The FOMO Primary

The race for the Democratic presidential nomination is up to 23 candidates.

New York Mayor Bill de Blasio and his wife Chirlane McCray arrive at "Good Morning America" in New York, Thursday, May 16, 2019. De Blasio announced Thursday that he will seek the Democratic nomination for president, adding his name to an already long list of candidates itching for a chance to take on Donald Trump.
AP Photo/Richard Drew
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Kyle Trygstad
May 16, 2019, 10:39 a.m.

If there was any thought that FOMO was merely a millennial foible, the 2020 Democratic presidential primary field will dispel that notion.

There are a pair of millennials in the race by Pew’s definition (Pete Buttigieg and Tulsi Gabbard). Seven more range from their late 30s to mid-40s, and the rest of the 23 contenders are 50 and older, including the latest one, New York City Mayor Bill de Blasio—who is among the candidates seemingly running more out of a fear of missing out than any realistic hope of winning.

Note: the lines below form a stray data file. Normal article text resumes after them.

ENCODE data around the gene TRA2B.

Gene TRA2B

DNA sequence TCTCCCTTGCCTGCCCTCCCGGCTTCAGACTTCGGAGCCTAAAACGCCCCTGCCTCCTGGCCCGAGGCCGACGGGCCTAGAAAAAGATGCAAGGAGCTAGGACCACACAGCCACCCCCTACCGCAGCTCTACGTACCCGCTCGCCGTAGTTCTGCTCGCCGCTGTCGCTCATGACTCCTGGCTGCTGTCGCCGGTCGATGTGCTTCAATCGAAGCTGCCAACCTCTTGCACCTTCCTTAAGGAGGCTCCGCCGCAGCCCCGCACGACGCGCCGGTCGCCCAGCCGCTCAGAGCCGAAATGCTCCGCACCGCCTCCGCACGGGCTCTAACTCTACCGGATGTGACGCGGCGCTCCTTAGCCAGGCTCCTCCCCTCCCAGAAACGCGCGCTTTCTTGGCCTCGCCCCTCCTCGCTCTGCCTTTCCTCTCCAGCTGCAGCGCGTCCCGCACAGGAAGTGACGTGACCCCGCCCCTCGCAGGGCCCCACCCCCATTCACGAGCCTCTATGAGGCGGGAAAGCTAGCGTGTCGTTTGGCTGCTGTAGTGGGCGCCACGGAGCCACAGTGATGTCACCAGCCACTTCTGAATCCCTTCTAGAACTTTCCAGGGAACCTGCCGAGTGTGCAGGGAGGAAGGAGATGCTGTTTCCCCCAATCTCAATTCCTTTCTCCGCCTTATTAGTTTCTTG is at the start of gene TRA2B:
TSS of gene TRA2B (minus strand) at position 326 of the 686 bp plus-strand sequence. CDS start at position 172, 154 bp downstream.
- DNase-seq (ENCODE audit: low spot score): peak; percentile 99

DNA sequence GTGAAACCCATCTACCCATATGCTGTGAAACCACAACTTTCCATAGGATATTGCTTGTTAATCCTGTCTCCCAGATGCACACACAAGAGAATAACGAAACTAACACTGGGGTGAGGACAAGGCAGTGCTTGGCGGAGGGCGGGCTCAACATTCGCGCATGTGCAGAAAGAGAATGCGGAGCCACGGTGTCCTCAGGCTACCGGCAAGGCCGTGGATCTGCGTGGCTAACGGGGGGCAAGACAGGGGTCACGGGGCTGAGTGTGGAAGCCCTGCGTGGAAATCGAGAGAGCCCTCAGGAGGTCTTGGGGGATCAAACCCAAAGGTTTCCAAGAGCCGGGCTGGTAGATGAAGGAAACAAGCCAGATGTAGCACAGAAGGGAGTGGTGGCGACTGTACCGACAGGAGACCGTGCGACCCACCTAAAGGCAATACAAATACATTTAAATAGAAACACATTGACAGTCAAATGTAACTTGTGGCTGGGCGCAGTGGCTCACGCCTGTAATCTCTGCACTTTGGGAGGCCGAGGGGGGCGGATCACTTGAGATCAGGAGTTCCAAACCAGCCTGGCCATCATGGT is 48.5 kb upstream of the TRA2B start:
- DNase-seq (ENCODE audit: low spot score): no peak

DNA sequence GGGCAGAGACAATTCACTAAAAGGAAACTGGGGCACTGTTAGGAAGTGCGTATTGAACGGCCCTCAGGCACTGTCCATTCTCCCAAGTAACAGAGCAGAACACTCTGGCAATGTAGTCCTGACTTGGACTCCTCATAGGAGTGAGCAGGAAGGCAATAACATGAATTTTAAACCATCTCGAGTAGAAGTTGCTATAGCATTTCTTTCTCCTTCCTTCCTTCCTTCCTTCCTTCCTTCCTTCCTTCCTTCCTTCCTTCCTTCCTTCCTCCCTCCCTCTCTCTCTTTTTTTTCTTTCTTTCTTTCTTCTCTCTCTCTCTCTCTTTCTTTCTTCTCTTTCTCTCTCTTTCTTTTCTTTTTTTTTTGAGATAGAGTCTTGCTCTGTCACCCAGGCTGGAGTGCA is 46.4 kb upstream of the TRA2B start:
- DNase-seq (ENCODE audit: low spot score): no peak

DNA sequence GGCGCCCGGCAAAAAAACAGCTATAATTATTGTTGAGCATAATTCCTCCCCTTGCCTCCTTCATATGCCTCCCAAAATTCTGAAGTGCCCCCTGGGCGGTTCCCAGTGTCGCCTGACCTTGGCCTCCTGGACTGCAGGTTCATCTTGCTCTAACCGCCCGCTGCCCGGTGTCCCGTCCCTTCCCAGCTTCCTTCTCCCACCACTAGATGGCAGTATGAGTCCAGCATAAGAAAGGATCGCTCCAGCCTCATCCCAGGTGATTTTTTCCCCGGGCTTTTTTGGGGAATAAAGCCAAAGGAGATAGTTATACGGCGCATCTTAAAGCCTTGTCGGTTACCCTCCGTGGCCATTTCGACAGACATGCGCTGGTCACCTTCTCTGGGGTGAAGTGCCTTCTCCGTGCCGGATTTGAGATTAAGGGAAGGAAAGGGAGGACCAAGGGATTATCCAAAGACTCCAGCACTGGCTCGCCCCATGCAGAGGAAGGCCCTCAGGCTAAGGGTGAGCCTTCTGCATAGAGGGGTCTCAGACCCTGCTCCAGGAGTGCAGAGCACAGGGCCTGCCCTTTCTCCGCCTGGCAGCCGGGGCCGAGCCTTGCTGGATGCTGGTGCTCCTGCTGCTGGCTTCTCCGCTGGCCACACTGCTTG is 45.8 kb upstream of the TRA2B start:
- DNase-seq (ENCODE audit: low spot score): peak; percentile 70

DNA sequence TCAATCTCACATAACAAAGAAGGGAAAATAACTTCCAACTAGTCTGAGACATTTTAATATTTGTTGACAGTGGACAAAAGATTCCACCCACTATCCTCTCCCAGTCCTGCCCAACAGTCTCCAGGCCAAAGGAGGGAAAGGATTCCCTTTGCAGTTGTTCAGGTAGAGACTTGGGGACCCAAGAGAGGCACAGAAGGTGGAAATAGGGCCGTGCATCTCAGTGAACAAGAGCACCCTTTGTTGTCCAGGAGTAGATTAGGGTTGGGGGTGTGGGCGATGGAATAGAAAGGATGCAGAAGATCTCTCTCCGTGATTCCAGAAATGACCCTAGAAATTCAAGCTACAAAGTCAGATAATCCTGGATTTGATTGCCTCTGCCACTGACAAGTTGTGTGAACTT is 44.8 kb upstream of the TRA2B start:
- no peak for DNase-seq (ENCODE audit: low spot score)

While several of the 20 contenders not named Joe Biden who boast elected office experience—seven senators, three governors, six House members, and four mayors—have attractive profiles and reasonable paths to the nomination, for most of them the rugby scrum to face President Trump is self-defeating.

The specter of a popular former vice president entering the race was apparently no deterrent. Nor was the fact that such a wide field is in fact solidifying Biden’s front-runner status—reminiscent of the 2016 Republican primary.

Whatever their reason for running, it’s clear no one wanted to miss the party.

-- Kyle Trygstad


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